If you are a believer (please no Justin Bieber jokes here) that properties will continue to rise in price and using the figure of 4.6% year over year increase then your capital appreciation over the 5 year period will rise from a purchase price of $695,000.00 to $831,977.00 or a capital appreciation of $136,977.42.
When you add the house inflation value and the principal equity growth value your total capital appreciation over 5 years for this initially negative cash flow property amounts to $200,718.42
Is it starting to sound like buying a negative cash flow property might actually be a good over-all investment?
Mo' Money Less Taxes
Using the example above if you take the $2,500.00 per month income you will generate $30,000.00 gross.
Here is where the magic comes in. As an investment, you are allowed to offset expenses against that income. We call this the P.I.T.M. principle.
Principle, interest, taxes, and maintenance on the property. You don't get to actually write off the principal amount you paid on your mortgage however you do get to write off the interest, taxes, and maintenance fees. What you can do with the property, and seeking/using a good accountant you can depreciate your property over time resulting in deferring paying tax on income earned.
Why would you consider this? Well let's say today you are in a tax bracket over 40% and in 10 years or 20 years your asset is depreciated and you are required to pay the deferred tax on the revenue deferred. However, because your tax bracket is likely going to be lower than it is today it could have a positive effect on how much more equity you will retain. My advice here is to contact a very knowledgeable accountant who can explain the benefits and risks with you.
There is a saying that states; Time Value Of Money Is Important. Would you rather have a dollar today or a dollar 25 years from now. A dollar today is worth a lot more!
Inflation Is Eating You Alive
According to Statistics Canada consumer price index, today's prices in 2020 are 16.09% higher than average prices since 2010. The Canadian dollar experienced an average inflation rate of 1.50% per year during this period, meaning the real value of a dollar decreased.
In other words, $100 in 2010 is equivalent in purchasing power to about $116.09 in 2020, a difference of $16.09 over 10 years.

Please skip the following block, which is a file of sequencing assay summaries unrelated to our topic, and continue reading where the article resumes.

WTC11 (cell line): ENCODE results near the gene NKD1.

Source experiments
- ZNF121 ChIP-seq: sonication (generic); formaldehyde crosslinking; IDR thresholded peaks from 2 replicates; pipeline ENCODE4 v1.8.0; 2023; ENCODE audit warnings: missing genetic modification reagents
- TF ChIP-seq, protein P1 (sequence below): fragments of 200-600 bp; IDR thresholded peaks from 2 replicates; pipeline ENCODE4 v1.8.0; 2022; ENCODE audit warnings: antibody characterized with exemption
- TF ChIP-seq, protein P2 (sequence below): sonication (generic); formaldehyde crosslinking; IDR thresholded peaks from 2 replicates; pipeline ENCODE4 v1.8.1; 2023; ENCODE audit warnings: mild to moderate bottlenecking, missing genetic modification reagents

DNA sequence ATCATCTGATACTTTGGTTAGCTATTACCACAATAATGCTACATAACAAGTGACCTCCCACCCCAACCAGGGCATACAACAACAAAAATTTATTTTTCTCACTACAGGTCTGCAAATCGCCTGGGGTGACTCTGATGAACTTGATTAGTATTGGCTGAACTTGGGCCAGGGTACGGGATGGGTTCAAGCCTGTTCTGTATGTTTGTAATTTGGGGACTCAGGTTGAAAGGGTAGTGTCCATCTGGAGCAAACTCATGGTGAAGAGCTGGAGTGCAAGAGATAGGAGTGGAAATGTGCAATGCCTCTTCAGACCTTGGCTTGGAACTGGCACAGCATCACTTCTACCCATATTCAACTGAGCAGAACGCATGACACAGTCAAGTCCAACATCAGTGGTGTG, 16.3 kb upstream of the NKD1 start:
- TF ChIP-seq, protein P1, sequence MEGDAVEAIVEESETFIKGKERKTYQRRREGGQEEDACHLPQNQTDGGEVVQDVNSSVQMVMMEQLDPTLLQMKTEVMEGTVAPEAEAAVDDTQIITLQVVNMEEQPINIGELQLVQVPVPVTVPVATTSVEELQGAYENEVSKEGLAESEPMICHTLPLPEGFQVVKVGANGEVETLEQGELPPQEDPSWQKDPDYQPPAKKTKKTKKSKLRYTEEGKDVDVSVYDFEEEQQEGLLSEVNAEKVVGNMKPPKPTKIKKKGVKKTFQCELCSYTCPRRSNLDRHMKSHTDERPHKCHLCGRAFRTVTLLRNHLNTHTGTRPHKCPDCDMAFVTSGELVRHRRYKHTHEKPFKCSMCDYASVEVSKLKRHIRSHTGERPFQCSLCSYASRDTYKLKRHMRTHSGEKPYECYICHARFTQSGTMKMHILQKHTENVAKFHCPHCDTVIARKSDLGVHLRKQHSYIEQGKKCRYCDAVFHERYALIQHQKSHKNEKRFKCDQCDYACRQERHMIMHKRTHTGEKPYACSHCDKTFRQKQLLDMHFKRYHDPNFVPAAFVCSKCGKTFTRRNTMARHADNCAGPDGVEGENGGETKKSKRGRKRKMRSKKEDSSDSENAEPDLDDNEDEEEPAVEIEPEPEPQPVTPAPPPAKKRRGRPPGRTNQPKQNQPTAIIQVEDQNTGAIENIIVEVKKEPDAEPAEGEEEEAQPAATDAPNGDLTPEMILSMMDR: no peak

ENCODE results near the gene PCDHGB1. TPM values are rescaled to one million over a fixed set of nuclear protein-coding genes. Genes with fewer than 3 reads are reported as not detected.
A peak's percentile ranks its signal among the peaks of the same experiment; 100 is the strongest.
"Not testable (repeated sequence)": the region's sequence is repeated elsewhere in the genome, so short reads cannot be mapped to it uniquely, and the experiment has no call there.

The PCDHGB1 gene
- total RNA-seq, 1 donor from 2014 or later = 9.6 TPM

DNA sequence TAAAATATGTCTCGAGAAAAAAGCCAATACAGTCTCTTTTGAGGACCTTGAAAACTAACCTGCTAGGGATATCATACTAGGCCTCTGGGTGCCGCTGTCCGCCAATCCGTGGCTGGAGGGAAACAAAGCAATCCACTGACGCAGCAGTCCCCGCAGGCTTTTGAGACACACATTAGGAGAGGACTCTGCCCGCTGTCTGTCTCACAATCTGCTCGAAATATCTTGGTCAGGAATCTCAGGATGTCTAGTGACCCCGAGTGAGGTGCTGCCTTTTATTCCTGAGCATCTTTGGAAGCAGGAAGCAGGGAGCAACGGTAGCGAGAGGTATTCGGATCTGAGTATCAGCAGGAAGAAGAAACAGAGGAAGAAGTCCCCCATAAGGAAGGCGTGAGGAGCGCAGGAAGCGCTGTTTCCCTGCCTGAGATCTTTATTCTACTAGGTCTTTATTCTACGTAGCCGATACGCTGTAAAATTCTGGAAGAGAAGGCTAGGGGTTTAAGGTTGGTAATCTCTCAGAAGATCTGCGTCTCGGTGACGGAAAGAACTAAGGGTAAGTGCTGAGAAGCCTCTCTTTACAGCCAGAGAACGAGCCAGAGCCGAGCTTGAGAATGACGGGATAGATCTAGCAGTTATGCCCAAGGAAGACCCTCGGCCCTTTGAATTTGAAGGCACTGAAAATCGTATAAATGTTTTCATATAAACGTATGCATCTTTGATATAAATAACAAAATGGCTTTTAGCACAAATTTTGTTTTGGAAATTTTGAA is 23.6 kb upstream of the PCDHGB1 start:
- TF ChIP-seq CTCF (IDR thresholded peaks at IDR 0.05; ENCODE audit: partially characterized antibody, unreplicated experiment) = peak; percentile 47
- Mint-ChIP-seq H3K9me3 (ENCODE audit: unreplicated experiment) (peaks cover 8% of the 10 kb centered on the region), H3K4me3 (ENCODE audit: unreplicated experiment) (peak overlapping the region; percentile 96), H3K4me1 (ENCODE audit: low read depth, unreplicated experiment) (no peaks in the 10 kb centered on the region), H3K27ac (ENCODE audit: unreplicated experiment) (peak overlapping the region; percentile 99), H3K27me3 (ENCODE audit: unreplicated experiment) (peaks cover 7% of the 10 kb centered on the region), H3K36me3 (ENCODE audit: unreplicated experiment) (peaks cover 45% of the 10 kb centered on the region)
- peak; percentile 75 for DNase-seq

The 2010 inflation rate was 2.35%. The current inflation rate (2019 to 2020) is now 2.25%. If this number holds, $100 today will be equivalent in buying power to $102.25 next year.
In simpler terms, waiting to buy a property next year means you likely will reduce the value of your money and buying power by 2.25% For every 100,000.00 dollars it will only be worth $97,750.00 meaning you are going to have to save an additional $2,250.00 for every hundred thousand dollars in order to purchase your investment property.
If you waited for example from 2010 to 2010 the value of your saved dollars in 2010 is not worth that same value. In fact, they are worth 16.09% less.
If you're old enough (come on Boomers put your hands up) and remember at one time a cup of country-style donuts coffee cost $0.50 and today a Starbucks coffee can run you $3.00 or more.
Waiting for a cash positive investment property may not be the best solution if you consider how inflation devalues that investment by waiting.
The great thing about rent is that it doesn't stay there forever. And even then if you do have a longer-term tenant you are guaranteed rental rate increases in Ontario each year.
When a Tenant does leave, which can happen every year, your ability to re-lease the property will be at current market rates and likely at a much higher rate than the current tenant is paying. Over the time of the investment property, it is likely that the rent will increase and you will increase your equity over this time.
Taking the example above with a small rent increase of 2% per year for 5 years
- Year 1 $2,500.00 per month x 12 months = $30,000.00
- Year 2 $2,550.00 per month x 12 months = $30,600.00
- year 3 $2,601.00 per month x 12 months = $31,212.00
- Year 4 $2,653.00 per month x 12 months = $31,836.00
- Year 5 $2,706.00 per month x 12 months = $32,473.00
As you can see on a very conservative method the value of your investment is going up exponentially over the 5 year period totaling $6,121.00 more dollars. If the tenant does move out and you can rent the property for more than a 2% increase it will have an even greater impact on how much more money you're going to make.
What I am trying to express is don't discount buying a negative cash flow property because today it might be under-water and within a year or so it might, in fact, be cash neutral or even cash positive.
Understanding Your Investment
When evaluating whether an investment property is right for you there are likely a few more reasons than what I have stated in this blog.
For me, the best way to understand the true value of investing in real estate really can be broken down into these areas.
- Rental Income
- Capital Appreciation
- House Inflation Appreciation
- Cost of repair and maintenance
- Vacancy costs
- Property management
Can I monetize the property? Can I grow my equity and capital appreciation? Can I grow my house inflation? If you say yes to these 3 questions then you really should consider making an investment.